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Tim Cook learned difference between preparation, readiness as Apple CEO


Apple CEO Tim Cook drew from his experience of taking over the tech giant after the death of Steve Jobs to give some life advice to new graduates during his commencement speech at Stanford University on Sunday.

After waxing on the dark horizon of Silicon Valley and Stanford’s role in it, Cook devoted the end of his speech to the ephemerality of time, the concept of readiness and how it’s often actually not possible, and the generational expectations and legacies.

“Things feel like they have taken a sharp turn,” Cook said about the tech in the inextricable worlds of Stanford and surrounding Silicon Valley.

The crux of Cook’s speech was a recognition of what the rest of the world has seen in recent years: the popping of Silicon’s Valley’s shiny bubble of innovation — of neat “code, optimism and idealism” — and its descent into mess, moral ambiguity, and much-needed accountability. As examples, he gestured toward the shortcomings of Facebook (“privacy violation”), YouTube (a “blind eye turned to hate speech”) and Theranos (“the false promise of miracles in exchange for a single drop of your blood”).

“This place still believes that the human capacity to solve problems is boundless. But so, it seems, is our potential to create them,” Cook said.

Cook imparted his final pieces of wisdom to new graduates in the context of his taking over Apple as chief executive and a changing Silicon Valley:

“Your mentors may leave you prepared, but they can’t leave you ready.”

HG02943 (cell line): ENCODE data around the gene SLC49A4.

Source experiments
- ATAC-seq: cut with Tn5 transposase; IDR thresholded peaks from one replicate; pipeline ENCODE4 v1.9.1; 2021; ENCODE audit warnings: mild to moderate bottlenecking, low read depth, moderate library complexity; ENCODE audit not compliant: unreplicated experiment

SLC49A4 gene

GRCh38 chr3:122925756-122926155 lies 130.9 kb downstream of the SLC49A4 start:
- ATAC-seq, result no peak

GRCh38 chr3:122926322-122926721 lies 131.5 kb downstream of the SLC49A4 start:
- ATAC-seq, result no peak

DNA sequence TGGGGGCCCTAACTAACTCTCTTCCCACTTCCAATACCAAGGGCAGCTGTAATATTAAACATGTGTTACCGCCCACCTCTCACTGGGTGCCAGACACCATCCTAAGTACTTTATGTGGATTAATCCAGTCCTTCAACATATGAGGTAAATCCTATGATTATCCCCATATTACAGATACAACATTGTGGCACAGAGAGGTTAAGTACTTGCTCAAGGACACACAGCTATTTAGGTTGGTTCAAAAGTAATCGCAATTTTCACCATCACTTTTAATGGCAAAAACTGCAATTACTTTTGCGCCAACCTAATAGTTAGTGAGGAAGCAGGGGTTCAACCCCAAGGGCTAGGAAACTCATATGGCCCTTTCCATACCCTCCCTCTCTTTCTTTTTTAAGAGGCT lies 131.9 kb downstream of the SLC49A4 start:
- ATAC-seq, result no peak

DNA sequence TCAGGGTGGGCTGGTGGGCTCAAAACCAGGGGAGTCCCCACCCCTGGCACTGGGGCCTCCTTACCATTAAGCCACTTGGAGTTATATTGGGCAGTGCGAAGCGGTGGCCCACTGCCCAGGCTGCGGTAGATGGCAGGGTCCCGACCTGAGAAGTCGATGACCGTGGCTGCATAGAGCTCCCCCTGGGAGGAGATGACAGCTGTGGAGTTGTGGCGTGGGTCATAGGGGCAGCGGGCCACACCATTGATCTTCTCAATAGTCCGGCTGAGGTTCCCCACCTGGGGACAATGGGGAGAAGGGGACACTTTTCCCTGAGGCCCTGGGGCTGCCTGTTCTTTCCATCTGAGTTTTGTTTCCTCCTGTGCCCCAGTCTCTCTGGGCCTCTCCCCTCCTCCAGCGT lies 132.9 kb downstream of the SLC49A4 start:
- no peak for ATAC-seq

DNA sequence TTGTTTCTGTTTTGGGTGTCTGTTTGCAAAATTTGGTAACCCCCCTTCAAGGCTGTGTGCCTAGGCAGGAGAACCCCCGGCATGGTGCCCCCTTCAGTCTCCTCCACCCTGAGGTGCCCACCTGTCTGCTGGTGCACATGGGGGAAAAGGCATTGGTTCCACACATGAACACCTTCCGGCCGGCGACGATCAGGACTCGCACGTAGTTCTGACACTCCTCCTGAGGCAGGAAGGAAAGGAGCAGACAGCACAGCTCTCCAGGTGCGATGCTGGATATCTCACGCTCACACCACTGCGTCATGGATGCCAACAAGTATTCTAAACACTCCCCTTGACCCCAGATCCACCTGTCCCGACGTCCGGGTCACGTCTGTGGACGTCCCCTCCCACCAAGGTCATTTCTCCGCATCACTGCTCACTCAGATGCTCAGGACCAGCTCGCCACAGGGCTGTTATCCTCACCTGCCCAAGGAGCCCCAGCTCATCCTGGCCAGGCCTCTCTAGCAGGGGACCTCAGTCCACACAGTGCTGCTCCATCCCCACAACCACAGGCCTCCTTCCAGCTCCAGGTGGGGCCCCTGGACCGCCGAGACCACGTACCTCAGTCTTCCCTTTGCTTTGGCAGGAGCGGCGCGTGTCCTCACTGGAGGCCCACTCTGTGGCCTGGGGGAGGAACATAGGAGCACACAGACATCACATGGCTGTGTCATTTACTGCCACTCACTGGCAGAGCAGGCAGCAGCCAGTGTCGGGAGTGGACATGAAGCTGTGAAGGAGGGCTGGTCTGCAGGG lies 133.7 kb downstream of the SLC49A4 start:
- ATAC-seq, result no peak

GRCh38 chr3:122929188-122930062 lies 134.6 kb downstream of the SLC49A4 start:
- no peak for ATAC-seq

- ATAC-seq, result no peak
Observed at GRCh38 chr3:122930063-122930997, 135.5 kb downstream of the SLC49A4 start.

REUTERS/Kimberly White

In 2005, Steve Jobs gave the Stanford commencement speech and told the audience, “Your time is limited, so don’t waste it living someone else’s life.”

Cook referenced the famous quote in his own speech, drawing upon his personal experience of being passed the CEO torch at Apple as Jobs went on medical leave and later died. Jobs could leave him prepared, Cook said, but never truly ready to take over the company.

“When Steve got sick, I had hardwired my thinking to the belief that he would get better,” Cook said, “And when he was gone, truly gone, I learned the real, visceral difference between preparation and readiness.”

Cook recounted this time as “the loneliest I’ve ever felt in my life,” but said that, “When the dust settled, all I knew was that I was going to have to be the best version of myself that I could be.”

“Don’t try to emulate the people who came before you to the exclusion of everything else.”

Cook’s advice for those looking to be their best self is to put on blinders to outside expectations.

“If you got out of bed every morning and set your watch by what other people expect or demand, it’d drive you crazy,” Cook said.

He cautioned against “contorting into a shape that doesn’t fit” yourself, which wastes time and fools no one.

“When your time comes, and it will, you’ll never be ready. But you’re not supposed to be.”

And when graduates find they are not ready, Cook suggested seeking out “hope in the unexpected,” “courage in the challenge,” and “vision on the solitary road.” He warned against getting distracted, and he denounced folks who fail to take responsibility, but demand credit.

“You can’t take it with you. You’re going to have to pass it on.”

Cook concluded by urging graduates to “Be different. Leave something worthy.” Like Jobs passing Apple onto Cook, a worthy endeavor will become part of graduates’ legacies.

You can watch Cook’s full speech in the video below.



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